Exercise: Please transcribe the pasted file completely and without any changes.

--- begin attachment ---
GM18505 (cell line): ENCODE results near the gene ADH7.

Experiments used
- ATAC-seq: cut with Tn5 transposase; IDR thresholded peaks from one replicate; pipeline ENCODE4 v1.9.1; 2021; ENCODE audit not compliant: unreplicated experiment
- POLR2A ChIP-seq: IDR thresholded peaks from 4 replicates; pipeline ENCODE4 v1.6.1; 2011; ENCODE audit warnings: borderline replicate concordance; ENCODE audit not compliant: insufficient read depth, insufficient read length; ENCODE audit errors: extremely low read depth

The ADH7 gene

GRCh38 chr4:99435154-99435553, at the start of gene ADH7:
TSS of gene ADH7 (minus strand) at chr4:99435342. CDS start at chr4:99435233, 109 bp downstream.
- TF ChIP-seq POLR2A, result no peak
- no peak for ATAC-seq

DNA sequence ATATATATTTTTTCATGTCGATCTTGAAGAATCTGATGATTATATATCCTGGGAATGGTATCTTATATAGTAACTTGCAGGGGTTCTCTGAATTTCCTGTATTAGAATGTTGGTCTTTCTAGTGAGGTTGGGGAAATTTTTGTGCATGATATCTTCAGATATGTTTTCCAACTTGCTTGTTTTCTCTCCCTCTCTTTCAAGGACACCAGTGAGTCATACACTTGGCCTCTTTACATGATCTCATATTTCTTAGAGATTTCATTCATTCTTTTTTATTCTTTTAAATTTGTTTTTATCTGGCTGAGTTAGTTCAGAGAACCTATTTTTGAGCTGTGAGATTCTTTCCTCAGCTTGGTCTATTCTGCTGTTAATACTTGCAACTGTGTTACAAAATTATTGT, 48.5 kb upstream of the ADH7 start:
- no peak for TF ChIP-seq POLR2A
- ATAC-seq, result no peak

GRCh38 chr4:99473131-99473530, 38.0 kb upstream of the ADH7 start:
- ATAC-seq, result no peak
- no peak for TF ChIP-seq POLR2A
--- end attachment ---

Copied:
GM18505 (cell line): ENCODE results near the gene ADH7.

Experiments used
- ATAC-seq: cut with Tn5 transposase; IDR thresholded peaks from one replicate; pipeline ENCODE4 v1.9.1; 2021; ENCODE audit not compliant: unreplicated experiment
- POLR2A ChIP-seq: IDR thresholded peaks from 4 replicates; pipeline ENCODE4 v1.6.1; 2011; ENCODE audit warnings: borderline replicate concordance; ENCODE audit not compliant: insufficient read depth, insufficient read length; ENCODE audit errors: extremely low read depth

The ADH7 gene

GRCh38 chr4:99435154-99435553, at the start of gene ADH7:
TSS of gene ADH7 (minus strand) at chr4:99435342. CDS start at chr4:99435233, 109 bp downstream.
- TF ChIP-seq POLR2A, result no peak
- no peak for ATAC-seq

DNA sequence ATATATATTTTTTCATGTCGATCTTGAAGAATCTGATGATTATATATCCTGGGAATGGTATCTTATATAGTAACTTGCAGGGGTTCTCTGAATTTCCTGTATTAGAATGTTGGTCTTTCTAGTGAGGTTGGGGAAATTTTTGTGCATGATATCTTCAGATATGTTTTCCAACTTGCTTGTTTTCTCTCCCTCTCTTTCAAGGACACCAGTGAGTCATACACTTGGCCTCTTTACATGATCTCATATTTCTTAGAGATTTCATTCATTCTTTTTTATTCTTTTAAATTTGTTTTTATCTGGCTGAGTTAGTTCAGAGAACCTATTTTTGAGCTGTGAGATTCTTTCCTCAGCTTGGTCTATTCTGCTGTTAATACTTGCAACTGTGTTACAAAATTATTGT, 48.5 kb upstream of the ADH7 start:
- no peak for TF ChIP-seq POLR2A
- ATAC-seq, result no peak

GRCh38 chr4:99473131-99473530, 38.0 kb upstream of the ADH7 start:
- ATAC-seq, result no peak
- no peak for TF ChIP-seq POLR2A